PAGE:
As an extension of this, my proposed work for the Martienssen exhibition continues to ask pressing questions pertaining to ownership, specifically the ownership of intellectual property.
For this work I propose that my name alone appear on the labels of all the works on show so that I may be credited as the sole owner and creator of the works on show. The work relates back to the central themes of “CLAIM” which I have already briefly outlined, but it is also a commentary on South Africa’s seemingly advanced intellectual property laws. Although South Africa is a member of countless international patent and intellectual property treaties, enforcing these laws remains a challenge. The work also parallels a growing trend in South Africa concerning the ownership of physical property. As South Africa’s housing woes continue, more and more people are becoming increasingly discontent with the situation and fraudulently claiming spaces for themselves. This is a situation that the Johannesburg inner-city is all too familiar with. Buildings are fraudulently claimed by building hijackers or are illegally occupied by lodgers. Finally, the work raises several other very important questions about the practice of art making. How far can one push the boundaries of accepted conventions? How accepting are artists when their very identities as creators and owners of the very work they produce are unsettled? And are galleries able to discard conventional museum practice to accommodate works that pose a challenge to them?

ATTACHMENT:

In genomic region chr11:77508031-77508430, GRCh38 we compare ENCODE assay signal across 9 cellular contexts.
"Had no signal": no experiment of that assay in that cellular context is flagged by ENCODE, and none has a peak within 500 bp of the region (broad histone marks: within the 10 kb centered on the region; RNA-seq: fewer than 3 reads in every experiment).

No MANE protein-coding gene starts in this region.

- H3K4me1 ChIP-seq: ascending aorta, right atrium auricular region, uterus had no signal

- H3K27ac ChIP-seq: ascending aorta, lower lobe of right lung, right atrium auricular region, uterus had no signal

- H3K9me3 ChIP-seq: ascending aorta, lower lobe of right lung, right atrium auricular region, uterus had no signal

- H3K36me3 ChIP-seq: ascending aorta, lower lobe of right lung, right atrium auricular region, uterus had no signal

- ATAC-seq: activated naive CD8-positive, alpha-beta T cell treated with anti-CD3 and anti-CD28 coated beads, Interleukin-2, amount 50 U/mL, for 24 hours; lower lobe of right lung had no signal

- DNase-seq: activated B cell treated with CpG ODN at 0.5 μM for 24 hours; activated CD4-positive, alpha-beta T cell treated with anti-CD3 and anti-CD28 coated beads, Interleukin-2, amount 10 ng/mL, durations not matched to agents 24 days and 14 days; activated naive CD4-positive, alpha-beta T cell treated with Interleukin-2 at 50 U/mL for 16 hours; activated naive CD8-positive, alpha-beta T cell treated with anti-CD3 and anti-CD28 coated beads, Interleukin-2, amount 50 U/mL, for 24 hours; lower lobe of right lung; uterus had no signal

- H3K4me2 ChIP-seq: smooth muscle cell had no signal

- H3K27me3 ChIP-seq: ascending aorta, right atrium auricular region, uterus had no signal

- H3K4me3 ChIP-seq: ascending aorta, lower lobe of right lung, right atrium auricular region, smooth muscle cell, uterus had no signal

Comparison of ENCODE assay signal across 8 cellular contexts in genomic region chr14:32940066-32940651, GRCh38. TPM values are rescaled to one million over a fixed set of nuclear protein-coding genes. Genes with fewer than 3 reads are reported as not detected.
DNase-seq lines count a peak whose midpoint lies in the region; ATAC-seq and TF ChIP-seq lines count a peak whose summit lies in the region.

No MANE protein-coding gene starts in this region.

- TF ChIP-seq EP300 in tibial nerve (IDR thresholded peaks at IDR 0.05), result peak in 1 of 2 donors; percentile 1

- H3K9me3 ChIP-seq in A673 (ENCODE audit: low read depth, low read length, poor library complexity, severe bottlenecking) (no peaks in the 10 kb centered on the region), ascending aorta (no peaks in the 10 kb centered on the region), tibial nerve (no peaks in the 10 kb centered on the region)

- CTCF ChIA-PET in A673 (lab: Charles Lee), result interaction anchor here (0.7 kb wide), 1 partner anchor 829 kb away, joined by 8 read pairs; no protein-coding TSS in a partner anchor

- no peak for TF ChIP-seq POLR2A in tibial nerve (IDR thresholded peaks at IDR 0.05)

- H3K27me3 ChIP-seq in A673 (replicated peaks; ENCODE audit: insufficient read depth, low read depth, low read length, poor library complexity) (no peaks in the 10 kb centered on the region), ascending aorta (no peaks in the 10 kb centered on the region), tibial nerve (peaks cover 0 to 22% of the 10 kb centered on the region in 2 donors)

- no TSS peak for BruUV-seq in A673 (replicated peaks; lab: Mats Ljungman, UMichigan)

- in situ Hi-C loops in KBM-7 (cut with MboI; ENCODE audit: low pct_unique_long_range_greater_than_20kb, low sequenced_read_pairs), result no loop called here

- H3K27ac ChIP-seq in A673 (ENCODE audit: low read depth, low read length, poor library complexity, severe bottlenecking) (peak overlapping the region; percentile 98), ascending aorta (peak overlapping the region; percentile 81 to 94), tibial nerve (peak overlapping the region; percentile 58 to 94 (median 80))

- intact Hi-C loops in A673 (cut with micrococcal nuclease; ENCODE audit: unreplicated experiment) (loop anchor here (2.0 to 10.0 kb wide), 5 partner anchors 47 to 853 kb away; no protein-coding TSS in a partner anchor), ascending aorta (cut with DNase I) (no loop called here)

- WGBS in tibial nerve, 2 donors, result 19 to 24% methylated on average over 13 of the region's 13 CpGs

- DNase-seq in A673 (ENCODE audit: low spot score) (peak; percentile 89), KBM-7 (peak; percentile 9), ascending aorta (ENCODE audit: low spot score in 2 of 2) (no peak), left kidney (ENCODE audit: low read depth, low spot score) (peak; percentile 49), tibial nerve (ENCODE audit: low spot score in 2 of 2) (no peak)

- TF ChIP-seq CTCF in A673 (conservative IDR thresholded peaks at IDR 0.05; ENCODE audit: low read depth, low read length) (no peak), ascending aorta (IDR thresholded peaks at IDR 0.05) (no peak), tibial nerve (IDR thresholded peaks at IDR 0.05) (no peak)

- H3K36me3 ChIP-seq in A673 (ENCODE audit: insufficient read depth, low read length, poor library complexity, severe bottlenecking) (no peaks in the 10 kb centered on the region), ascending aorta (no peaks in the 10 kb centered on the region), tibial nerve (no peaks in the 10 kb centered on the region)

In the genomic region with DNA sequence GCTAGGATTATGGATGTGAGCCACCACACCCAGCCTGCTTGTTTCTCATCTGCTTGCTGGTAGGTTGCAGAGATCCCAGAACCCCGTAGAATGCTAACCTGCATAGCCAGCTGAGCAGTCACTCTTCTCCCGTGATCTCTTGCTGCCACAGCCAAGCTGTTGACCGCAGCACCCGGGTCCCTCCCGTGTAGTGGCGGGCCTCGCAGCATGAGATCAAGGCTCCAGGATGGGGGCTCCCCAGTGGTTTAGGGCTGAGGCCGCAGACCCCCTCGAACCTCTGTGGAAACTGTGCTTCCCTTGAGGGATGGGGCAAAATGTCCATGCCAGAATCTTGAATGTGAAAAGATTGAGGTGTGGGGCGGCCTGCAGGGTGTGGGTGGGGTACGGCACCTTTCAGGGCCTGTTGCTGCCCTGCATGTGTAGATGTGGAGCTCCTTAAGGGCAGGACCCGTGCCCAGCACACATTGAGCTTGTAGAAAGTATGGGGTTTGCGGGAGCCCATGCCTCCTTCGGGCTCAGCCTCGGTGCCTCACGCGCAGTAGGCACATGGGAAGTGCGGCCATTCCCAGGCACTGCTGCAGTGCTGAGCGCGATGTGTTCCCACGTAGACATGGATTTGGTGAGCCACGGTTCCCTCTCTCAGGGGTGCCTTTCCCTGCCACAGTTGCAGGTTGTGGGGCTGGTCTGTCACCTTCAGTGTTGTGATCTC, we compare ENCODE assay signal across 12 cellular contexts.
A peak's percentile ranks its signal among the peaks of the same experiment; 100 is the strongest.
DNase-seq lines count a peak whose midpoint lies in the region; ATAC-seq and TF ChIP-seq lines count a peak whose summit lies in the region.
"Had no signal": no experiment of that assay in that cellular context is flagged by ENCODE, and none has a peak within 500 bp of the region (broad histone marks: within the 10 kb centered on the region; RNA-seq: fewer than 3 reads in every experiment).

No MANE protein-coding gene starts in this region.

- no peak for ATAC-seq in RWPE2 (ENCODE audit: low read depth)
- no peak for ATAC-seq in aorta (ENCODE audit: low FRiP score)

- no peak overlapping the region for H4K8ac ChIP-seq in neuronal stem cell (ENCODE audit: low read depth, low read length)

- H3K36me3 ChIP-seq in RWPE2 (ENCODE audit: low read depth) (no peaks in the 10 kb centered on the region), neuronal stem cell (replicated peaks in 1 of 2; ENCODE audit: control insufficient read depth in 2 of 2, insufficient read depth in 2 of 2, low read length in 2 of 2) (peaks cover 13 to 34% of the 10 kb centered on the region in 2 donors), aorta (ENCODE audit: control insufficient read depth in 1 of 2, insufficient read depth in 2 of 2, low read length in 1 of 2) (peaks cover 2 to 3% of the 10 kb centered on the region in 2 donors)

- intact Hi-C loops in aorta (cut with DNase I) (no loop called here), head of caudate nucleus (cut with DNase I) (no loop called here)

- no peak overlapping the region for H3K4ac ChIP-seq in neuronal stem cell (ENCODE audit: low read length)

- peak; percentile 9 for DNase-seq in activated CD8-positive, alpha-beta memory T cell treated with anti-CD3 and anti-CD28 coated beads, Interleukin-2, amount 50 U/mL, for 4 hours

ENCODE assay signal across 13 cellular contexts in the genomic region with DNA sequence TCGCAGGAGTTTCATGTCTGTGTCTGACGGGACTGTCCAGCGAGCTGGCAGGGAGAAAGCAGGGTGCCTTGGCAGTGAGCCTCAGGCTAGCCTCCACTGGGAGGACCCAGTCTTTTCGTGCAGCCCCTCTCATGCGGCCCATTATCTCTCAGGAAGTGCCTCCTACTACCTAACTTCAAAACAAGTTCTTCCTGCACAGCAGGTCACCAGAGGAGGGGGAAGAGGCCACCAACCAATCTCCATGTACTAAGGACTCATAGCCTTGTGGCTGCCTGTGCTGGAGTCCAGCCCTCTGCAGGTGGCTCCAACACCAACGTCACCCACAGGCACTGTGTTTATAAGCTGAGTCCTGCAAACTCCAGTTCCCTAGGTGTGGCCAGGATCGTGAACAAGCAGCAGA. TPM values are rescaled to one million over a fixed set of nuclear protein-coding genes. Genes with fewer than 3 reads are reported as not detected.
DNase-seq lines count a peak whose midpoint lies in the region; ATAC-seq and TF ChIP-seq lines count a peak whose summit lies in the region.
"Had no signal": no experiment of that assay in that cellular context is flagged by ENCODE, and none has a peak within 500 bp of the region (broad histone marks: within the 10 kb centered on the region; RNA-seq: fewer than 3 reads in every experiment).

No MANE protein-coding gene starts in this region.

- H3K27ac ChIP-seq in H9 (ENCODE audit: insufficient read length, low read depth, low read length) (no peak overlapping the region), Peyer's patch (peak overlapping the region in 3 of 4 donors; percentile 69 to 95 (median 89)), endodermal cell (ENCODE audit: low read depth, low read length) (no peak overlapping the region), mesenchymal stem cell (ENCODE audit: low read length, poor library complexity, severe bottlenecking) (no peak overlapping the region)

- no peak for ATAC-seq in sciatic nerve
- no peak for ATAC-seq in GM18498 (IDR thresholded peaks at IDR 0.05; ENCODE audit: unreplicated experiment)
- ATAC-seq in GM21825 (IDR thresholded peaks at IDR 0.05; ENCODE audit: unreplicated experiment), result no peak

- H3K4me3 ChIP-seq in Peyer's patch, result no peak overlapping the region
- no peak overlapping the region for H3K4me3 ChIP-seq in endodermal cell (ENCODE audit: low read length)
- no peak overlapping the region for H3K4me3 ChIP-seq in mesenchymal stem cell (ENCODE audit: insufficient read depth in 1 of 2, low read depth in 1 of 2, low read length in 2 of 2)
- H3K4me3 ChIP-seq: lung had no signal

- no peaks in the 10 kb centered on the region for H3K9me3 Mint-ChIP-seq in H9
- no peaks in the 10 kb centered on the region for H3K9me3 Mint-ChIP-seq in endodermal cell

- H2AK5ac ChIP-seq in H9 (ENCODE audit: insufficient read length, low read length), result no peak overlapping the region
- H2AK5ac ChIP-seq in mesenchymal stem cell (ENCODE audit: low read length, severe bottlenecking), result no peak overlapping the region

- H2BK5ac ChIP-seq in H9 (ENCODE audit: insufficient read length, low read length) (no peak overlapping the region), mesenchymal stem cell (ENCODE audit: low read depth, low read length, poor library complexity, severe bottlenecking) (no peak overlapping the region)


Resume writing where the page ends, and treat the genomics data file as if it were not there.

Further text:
This is what I envisage the labels to look like: